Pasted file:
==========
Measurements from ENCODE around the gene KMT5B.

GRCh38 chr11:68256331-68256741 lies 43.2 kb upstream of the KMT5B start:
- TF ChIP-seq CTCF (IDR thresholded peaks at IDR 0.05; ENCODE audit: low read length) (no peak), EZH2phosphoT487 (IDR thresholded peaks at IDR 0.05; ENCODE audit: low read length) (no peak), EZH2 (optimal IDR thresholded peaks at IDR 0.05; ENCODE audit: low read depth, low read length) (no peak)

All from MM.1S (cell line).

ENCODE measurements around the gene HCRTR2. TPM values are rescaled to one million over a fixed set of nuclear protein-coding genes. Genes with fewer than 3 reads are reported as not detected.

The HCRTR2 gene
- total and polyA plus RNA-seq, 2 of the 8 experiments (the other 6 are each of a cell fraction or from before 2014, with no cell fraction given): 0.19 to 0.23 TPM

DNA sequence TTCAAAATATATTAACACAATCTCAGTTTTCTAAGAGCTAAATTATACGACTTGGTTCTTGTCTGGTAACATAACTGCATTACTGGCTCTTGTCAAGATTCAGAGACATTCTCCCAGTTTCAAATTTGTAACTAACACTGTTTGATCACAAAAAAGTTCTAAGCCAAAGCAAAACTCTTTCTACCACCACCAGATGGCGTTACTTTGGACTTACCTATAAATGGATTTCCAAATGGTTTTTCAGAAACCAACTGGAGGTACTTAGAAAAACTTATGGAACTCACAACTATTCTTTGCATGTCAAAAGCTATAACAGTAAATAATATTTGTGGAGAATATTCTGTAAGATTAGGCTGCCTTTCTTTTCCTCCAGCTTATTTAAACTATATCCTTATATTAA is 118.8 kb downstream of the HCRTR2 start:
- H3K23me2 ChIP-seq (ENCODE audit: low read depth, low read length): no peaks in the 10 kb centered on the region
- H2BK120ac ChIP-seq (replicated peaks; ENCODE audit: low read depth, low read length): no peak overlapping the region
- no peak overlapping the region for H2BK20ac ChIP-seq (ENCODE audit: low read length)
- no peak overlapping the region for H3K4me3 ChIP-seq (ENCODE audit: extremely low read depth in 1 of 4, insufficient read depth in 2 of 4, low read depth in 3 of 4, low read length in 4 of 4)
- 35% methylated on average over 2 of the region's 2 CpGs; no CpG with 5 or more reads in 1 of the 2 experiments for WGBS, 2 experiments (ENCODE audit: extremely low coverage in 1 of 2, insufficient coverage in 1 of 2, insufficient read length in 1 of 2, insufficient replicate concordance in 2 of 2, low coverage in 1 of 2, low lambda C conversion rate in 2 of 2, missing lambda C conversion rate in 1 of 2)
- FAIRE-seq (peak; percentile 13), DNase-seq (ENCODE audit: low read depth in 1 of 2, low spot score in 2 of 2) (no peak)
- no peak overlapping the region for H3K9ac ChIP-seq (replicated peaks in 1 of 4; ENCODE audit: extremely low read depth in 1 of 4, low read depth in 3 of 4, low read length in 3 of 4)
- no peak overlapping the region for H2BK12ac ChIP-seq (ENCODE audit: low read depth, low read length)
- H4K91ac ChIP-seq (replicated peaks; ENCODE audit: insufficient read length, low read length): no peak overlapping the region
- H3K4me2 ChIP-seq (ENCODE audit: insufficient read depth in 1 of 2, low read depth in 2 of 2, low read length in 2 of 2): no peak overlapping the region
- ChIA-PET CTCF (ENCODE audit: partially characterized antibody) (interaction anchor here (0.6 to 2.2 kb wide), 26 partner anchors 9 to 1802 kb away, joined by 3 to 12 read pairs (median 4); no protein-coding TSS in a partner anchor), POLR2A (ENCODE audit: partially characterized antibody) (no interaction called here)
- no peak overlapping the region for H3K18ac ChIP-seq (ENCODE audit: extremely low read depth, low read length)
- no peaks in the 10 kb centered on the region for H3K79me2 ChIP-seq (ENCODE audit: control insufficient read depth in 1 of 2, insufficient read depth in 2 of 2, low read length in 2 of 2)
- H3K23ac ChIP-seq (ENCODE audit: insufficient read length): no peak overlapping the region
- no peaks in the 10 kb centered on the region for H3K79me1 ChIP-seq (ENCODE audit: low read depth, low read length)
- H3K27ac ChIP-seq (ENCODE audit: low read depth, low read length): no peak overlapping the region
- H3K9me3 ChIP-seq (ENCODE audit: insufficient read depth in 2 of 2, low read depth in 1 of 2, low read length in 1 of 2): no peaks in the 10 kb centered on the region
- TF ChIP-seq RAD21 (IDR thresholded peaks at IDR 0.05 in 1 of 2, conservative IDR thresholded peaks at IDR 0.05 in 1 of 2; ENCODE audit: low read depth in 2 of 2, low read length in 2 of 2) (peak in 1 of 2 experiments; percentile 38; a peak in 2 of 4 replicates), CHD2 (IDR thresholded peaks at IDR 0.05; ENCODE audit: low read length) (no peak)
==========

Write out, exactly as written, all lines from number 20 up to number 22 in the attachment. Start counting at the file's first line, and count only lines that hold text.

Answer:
- no peak overlapping the region for H3K18ac ChIP-seq (ENCODE audit: extremely low read depth, low read length)
- no peaks in the 10 kb centered on the region for H3K79me2 ChIP-seq (ENCODE audit: control insufficient read depth in 1 of 2, insufficient read depth in 2 of 2, low read length in 2 of 2)
- H3K23ac ChIP-seq (ENCODE audit: insufficient read length): no peak overlapping the region